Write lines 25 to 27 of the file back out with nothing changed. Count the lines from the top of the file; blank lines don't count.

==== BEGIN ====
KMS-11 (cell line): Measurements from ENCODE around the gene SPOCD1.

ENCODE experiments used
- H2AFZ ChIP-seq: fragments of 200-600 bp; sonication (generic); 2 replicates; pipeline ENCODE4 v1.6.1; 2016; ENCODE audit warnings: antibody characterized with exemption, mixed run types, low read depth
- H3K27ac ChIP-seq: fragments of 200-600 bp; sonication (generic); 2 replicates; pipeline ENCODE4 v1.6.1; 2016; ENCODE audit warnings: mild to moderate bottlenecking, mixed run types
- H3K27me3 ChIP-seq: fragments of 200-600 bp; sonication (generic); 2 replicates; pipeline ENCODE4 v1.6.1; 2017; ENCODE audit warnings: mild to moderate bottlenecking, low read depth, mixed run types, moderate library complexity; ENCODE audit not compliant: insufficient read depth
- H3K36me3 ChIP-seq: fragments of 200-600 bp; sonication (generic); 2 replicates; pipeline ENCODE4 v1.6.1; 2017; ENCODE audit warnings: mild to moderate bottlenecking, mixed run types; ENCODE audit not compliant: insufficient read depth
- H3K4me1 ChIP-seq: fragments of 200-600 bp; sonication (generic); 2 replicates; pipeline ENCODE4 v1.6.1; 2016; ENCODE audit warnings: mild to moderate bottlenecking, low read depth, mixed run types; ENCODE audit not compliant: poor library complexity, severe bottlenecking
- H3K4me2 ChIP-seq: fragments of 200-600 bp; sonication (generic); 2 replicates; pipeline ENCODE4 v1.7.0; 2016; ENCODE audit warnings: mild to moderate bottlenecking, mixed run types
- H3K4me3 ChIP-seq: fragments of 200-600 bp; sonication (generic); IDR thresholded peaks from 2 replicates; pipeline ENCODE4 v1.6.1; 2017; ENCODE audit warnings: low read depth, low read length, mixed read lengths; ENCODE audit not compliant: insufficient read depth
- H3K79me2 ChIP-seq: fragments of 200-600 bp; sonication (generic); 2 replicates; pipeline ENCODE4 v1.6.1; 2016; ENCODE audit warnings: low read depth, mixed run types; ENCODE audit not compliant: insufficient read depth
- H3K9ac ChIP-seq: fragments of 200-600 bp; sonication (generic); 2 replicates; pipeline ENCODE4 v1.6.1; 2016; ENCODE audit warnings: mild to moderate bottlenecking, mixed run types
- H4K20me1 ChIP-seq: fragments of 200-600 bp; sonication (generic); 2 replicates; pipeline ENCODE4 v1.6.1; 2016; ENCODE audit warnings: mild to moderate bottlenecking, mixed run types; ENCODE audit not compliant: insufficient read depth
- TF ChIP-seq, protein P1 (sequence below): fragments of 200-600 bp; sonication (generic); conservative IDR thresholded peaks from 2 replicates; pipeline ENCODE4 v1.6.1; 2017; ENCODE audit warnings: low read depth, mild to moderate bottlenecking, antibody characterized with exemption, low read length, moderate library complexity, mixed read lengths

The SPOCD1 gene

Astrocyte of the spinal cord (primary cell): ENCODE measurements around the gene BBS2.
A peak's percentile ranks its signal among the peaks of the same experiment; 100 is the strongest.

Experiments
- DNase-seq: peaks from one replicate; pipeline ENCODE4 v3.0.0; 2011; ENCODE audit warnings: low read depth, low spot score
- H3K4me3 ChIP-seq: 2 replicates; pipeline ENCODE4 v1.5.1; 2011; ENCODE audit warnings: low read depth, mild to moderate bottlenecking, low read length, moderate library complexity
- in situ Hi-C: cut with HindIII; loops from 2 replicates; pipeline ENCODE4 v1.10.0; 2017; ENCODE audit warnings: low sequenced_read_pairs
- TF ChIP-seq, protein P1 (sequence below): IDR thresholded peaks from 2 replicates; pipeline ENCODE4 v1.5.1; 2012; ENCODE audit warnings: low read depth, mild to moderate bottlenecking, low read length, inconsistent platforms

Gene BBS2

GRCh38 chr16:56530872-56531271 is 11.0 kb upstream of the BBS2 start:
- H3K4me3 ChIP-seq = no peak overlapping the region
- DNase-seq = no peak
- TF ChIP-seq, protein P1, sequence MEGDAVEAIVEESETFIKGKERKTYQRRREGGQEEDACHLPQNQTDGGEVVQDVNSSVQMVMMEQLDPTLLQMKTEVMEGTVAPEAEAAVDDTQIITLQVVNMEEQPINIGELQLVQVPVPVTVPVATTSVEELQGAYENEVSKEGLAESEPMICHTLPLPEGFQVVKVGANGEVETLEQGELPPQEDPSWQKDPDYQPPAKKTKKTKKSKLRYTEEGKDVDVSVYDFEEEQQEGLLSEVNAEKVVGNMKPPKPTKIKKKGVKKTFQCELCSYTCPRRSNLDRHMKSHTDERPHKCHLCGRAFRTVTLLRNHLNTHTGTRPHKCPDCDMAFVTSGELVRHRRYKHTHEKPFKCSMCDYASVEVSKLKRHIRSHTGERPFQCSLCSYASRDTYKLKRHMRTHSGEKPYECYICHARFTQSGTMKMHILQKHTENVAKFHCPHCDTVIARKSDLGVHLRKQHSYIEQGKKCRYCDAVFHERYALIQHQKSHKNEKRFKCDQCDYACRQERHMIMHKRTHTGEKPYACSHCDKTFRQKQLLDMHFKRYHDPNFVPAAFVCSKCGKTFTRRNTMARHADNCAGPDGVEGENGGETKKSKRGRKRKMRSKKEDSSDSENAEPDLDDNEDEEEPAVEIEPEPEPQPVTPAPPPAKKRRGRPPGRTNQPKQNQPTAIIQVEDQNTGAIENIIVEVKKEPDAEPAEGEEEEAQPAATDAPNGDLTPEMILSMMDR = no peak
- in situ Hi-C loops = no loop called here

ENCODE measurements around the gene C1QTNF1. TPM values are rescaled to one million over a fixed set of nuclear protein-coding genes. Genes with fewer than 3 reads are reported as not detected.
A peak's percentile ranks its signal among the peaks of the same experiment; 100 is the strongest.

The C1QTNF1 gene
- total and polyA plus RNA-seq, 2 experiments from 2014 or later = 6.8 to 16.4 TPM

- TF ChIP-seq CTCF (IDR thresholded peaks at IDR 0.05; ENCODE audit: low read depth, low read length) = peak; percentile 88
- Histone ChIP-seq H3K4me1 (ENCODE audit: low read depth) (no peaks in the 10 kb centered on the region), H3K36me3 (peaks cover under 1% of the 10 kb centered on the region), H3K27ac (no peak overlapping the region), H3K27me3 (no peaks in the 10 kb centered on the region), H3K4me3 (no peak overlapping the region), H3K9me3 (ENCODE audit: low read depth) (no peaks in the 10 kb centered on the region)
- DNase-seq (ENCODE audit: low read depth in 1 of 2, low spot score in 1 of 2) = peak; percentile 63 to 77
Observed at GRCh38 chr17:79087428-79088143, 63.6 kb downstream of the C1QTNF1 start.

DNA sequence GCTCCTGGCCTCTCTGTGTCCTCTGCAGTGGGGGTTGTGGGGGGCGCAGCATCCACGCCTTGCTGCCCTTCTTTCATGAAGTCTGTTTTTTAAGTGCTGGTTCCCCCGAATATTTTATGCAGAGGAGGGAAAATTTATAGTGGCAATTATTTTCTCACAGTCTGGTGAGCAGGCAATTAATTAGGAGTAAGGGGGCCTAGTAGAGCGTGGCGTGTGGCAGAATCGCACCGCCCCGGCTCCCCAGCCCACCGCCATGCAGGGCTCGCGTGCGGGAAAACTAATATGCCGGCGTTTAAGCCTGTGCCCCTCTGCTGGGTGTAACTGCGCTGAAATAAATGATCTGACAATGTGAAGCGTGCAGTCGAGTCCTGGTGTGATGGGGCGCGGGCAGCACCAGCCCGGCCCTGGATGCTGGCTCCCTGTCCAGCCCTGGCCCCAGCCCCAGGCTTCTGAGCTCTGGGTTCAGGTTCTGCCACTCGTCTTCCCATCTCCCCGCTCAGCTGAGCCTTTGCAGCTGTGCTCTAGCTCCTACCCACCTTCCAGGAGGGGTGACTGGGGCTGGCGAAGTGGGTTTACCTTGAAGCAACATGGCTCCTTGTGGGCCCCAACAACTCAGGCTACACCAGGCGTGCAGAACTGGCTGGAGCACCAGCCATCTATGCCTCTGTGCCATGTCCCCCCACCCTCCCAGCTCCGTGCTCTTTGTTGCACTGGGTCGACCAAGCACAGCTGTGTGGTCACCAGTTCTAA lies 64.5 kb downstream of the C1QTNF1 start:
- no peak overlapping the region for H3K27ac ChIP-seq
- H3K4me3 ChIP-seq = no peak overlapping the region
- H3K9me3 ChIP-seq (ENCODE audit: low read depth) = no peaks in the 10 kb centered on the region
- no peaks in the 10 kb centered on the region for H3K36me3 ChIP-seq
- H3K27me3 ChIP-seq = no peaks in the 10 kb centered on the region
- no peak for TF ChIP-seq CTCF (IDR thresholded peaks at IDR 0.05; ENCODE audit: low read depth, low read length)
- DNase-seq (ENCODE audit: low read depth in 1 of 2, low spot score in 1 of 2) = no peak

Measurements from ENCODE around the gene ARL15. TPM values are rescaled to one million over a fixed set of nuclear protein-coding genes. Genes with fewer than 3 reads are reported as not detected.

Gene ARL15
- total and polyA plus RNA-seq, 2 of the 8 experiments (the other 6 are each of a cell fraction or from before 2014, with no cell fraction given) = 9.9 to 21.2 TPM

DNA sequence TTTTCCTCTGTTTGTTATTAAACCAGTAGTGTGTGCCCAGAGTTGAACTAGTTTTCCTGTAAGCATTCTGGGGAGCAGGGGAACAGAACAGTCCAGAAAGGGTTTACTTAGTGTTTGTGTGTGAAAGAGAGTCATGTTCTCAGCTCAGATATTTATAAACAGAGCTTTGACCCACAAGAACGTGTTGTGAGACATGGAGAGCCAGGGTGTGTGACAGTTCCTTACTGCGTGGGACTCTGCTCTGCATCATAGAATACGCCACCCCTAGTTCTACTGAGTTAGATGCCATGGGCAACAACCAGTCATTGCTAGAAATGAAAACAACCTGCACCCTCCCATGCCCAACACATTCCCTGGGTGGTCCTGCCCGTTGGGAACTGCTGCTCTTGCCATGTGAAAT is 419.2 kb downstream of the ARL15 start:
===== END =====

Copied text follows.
- DNase-seq = no peak
- TF ChIP-seq, protein P1, sequence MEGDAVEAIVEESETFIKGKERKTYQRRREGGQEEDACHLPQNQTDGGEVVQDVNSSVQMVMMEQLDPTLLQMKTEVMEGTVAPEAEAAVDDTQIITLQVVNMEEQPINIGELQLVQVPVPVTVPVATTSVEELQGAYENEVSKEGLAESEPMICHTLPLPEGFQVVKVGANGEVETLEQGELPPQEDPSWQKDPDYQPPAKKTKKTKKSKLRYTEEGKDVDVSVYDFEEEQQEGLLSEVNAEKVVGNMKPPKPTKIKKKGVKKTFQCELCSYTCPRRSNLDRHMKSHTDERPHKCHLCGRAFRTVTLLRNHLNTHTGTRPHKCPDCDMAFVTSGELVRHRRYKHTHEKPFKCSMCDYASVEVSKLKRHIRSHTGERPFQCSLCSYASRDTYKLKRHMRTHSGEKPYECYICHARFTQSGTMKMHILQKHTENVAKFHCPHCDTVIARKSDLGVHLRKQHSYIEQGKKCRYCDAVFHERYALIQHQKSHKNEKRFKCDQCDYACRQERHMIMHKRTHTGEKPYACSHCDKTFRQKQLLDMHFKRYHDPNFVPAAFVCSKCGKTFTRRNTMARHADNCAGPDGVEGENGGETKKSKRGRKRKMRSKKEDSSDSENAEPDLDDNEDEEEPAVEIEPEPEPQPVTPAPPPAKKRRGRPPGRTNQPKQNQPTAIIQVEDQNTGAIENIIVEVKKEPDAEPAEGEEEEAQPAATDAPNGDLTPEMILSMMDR = no peak
- in situ Hi-C loops = no loop called here